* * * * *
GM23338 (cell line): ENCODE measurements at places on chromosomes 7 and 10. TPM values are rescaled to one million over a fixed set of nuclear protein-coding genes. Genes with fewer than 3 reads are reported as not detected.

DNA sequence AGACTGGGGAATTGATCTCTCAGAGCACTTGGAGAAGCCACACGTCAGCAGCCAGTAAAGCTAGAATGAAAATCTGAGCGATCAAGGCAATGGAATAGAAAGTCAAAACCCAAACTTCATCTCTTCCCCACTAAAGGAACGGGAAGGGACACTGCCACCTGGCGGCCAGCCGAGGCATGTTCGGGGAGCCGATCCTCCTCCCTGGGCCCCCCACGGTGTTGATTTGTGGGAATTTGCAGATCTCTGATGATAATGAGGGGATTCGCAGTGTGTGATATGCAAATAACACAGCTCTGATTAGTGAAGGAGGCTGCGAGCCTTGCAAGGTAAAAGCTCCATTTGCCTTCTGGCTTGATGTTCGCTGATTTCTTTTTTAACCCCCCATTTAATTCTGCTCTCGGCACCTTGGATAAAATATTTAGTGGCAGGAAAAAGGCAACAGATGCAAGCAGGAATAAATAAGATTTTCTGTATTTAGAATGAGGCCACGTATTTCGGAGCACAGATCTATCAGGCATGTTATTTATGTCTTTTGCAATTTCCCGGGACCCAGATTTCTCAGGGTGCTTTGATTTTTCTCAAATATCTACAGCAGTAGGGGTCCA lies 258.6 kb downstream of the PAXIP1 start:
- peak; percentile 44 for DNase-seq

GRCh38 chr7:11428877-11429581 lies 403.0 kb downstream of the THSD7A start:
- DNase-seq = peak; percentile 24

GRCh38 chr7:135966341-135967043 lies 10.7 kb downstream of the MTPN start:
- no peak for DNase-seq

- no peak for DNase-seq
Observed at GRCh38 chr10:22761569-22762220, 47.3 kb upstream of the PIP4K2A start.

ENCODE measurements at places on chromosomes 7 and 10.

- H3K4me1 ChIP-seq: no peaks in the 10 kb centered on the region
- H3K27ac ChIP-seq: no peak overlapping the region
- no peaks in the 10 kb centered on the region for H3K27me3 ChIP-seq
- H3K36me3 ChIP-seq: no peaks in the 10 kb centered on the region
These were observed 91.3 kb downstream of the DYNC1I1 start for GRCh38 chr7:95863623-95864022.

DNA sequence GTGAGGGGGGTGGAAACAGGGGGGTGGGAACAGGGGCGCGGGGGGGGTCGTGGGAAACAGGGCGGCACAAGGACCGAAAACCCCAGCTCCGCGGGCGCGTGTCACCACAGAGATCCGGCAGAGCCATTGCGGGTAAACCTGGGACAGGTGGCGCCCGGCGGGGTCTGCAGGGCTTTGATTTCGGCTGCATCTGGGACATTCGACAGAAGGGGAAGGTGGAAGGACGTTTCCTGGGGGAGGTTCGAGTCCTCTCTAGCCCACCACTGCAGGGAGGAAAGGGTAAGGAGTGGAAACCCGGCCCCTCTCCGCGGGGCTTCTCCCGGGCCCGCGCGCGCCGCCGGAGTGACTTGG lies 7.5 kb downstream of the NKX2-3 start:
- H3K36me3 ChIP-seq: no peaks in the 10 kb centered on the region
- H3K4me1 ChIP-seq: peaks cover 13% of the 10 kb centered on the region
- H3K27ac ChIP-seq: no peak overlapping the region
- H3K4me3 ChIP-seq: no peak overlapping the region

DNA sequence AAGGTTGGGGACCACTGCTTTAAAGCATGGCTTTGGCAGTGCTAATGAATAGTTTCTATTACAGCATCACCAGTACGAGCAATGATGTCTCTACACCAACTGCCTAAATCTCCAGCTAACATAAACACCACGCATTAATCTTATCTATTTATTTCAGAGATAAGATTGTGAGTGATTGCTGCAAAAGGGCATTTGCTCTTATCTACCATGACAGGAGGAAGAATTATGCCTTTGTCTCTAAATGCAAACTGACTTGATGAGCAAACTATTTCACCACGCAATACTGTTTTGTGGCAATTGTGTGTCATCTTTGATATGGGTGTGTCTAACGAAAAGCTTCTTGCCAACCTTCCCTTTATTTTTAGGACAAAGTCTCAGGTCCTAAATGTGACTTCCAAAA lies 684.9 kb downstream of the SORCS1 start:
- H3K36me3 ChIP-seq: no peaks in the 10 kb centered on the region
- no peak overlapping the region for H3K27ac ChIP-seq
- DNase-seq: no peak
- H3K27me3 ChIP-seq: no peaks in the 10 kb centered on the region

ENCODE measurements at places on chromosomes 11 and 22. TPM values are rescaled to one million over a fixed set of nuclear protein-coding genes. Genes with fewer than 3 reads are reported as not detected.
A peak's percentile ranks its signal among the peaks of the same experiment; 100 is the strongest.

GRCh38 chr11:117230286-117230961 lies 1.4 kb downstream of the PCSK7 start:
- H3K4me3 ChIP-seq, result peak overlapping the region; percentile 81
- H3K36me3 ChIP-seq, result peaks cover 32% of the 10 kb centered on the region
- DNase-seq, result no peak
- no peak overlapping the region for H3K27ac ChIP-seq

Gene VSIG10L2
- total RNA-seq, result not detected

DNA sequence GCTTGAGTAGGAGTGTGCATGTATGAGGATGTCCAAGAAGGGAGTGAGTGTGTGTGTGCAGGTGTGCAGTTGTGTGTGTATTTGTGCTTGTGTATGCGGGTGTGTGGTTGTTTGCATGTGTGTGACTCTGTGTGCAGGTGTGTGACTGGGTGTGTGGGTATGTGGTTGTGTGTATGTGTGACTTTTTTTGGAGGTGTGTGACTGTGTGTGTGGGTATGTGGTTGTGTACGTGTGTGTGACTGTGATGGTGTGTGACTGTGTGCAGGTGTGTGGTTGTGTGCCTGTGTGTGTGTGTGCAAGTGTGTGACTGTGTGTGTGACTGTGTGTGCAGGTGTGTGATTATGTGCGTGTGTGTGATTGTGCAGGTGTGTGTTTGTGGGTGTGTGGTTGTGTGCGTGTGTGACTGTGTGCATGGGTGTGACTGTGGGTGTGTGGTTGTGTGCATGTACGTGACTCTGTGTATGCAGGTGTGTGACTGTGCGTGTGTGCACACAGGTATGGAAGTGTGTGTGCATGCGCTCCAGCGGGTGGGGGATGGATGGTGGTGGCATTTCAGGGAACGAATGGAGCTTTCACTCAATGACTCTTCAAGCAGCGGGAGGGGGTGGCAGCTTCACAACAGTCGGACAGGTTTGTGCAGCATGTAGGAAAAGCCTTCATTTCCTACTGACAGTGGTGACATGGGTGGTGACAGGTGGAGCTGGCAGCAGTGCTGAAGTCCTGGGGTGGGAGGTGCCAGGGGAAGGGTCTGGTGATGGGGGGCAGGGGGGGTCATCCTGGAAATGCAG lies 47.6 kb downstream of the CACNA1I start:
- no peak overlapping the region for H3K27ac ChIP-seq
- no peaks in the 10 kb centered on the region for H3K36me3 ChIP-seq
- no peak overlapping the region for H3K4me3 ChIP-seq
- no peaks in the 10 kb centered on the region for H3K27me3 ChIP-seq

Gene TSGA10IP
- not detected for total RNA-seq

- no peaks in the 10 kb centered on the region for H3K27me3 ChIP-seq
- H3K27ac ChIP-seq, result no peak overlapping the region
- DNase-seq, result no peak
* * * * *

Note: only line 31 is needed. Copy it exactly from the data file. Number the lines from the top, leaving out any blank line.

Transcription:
- DNase-seq, result no peak